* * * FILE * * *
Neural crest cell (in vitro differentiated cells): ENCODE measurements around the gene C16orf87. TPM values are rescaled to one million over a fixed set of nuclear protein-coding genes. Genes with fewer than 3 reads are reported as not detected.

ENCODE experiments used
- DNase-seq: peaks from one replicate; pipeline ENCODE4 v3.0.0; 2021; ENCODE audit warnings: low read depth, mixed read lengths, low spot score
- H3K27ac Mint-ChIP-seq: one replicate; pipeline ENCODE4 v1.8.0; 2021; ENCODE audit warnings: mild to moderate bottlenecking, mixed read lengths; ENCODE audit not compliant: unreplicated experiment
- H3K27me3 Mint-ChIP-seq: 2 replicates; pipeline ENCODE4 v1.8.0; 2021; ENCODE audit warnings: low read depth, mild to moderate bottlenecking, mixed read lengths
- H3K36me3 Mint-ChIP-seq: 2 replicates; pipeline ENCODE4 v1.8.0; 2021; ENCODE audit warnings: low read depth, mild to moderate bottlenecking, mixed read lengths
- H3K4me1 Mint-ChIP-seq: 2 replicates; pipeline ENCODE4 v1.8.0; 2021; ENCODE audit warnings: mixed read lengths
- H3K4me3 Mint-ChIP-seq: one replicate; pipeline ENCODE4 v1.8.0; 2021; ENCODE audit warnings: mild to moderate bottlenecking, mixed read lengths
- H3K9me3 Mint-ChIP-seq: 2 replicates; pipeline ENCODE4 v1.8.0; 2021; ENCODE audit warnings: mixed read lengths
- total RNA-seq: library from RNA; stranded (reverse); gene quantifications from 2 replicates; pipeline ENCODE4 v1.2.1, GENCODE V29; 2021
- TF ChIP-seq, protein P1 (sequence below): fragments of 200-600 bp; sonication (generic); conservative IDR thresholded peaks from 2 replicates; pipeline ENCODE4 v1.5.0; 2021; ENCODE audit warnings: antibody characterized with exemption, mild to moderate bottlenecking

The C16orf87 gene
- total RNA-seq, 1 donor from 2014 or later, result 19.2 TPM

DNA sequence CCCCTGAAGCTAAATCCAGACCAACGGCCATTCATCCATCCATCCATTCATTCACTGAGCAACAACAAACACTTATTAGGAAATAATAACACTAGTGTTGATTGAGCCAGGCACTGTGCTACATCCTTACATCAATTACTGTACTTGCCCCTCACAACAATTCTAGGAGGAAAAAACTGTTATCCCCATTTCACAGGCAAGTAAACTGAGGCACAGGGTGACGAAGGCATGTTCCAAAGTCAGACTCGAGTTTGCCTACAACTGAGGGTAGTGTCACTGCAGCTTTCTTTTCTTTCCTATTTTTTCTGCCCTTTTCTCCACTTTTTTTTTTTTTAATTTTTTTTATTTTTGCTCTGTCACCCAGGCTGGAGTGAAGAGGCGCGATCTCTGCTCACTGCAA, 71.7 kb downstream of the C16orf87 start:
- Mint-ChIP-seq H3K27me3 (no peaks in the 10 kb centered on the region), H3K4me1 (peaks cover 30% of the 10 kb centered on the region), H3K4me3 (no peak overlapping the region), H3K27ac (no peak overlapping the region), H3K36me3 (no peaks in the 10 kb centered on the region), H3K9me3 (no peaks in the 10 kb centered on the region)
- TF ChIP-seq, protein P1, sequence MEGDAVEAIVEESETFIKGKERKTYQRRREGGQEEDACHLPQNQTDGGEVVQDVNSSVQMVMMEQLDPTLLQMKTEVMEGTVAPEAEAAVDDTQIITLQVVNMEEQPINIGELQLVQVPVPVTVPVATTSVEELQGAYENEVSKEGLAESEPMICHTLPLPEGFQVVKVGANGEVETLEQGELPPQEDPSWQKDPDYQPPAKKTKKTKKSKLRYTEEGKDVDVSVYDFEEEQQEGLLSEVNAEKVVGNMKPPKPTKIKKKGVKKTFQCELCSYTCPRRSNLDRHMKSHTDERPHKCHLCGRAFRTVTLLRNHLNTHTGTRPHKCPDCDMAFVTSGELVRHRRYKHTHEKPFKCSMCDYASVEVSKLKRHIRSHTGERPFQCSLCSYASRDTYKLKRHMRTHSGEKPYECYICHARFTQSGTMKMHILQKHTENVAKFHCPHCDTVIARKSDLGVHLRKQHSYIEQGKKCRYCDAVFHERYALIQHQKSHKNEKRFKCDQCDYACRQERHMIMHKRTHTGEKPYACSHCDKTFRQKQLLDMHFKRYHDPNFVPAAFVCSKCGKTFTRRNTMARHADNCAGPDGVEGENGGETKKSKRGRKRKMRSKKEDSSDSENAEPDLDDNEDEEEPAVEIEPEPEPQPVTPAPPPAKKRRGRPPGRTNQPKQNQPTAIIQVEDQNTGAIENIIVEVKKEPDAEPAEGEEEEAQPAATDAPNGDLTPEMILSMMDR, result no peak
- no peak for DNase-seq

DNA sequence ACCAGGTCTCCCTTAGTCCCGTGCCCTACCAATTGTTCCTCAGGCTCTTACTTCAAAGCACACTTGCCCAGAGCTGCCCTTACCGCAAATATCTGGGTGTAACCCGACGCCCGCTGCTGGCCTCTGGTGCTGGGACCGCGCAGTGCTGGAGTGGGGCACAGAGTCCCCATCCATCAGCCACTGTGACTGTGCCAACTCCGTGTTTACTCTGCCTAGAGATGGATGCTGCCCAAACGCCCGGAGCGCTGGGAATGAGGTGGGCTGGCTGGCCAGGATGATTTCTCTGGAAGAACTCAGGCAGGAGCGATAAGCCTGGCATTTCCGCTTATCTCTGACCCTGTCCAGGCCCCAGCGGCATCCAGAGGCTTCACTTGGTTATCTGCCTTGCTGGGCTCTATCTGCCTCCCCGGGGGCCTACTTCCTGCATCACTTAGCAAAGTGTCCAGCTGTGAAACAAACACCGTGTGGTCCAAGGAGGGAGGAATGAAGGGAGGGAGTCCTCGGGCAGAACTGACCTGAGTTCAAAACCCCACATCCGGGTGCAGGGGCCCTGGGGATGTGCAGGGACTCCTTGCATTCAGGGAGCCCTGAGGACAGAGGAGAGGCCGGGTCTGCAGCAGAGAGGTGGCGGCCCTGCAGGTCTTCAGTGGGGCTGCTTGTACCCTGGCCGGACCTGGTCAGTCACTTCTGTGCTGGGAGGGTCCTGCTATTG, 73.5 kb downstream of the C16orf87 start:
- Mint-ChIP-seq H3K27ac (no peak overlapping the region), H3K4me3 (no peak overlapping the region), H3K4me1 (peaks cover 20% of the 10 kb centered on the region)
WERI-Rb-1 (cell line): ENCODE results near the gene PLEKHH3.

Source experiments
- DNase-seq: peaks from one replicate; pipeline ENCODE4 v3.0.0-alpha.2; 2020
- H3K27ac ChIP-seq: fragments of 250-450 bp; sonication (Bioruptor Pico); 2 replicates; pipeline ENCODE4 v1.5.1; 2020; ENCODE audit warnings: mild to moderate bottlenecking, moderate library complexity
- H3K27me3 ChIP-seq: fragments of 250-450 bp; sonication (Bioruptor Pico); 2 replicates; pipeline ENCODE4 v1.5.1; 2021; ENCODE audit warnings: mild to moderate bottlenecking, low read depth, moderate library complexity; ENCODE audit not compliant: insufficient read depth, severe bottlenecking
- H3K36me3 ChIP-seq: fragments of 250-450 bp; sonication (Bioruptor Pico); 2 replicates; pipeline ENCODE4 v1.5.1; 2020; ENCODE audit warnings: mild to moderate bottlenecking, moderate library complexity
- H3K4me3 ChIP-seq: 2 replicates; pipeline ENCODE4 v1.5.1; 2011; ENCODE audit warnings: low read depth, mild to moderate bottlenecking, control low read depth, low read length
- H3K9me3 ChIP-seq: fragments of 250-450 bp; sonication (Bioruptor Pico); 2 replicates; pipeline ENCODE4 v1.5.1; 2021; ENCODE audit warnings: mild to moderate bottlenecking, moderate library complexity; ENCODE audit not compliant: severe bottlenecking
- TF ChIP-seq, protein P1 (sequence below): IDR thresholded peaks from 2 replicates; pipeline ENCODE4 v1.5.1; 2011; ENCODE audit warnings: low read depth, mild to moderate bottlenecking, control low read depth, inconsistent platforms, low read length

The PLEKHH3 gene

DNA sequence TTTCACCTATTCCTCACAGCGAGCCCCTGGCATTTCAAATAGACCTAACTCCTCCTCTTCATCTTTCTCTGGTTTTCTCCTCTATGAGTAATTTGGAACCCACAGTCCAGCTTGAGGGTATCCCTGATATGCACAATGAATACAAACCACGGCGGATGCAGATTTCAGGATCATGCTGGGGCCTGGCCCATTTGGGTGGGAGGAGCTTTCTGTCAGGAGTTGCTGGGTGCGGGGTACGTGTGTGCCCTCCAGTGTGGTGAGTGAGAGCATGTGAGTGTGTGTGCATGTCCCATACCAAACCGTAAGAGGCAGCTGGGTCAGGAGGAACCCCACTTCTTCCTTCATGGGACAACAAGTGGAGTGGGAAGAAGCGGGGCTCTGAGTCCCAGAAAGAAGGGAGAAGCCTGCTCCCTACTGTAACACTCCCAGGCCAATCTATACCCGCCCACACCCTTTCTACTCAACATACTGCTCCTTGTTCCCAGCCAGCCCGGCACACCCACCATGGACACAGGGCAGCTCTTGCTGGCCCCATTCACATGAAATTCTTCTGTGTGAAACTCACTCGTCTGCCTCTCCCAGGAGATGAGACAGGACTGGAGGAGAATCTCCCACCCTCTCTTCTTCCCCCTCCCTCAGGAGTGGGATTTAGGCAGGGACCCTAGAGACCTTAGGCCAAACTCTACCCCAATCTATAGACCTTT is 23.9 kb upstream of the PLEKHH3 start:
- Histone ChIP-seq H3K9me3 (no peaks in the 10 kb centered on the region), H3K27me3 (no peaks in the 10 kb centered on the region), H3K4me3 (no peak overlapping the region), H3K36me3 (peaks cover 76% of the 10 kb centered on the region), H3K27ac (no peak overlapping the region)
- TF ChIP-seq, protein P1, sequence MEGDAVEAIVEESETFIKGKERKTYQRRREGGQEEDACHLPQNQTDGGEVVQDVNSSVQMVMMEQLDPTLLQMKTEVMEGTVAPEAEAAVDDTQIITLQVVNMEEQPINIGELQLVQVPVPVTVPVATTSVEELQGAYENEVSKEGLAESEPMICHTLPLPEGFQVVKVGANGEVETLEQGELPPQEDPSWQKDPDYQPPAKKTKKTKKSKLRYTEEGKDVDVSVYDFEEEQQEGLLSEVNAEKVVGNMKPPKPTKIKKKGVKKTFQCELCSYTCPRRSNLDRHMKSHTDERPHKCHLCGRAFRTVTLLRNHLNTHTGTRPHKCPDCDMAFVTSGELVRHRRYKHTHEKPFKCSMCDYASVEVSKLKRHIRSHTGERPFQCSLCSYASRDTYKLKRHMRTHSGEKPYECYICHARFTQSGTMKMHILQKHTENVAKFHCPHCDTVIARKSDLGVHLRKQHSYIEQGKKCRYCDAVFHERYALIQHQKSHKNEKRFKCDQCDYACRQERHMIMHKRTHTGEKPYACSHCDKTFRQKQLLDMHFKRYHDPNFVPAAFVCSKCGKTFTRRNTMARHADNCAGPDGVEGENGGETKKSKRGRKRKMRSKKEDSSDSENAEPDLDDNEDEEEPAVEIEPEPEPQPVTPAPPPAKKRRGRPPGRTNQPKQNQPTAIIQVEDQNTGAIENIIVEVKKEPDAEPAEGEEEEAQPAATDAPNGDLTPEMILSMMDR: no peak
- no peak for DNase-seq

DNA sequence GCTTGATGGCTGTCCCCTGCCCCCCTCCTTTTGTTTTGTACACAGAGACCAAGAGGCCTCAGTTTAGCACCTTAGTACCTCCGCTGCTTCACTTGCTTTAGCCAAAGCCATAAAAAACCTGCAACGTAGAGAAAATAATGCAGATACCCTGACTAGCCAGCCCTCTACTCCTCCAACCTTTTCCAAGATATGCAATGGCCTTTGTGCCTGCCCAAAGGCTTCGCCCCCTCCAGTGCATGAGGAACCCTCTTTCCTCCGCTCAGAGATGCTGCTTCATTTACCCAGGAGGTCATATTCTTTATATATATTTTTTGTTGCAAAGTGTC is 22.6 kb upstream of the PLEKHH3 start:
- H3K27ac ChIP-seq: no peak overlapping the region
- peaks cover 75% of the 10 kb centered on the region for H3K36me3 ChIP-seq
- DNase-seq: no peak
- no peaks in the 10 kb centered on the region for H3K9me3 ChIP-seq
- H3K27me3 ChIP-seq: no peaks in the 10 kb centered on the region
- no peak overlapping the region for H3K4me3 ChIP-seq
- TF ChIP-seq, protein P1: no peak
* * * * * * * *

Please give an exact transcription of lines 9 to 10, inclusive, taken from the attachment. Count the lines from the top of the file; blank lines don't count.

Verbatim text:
- H3K9me3 Mint-ChIP-seq: 2 replicates; pipeline ENCODE4 v1.8.0; 2021; ENCODE audit warnings: mixed read lengths
- total RNA-seq: library from RNA; stranded (reverse); gene quantifications from 2 replicates; pipeline ENCODE4 v1.2.1, GENCODE V29; 2021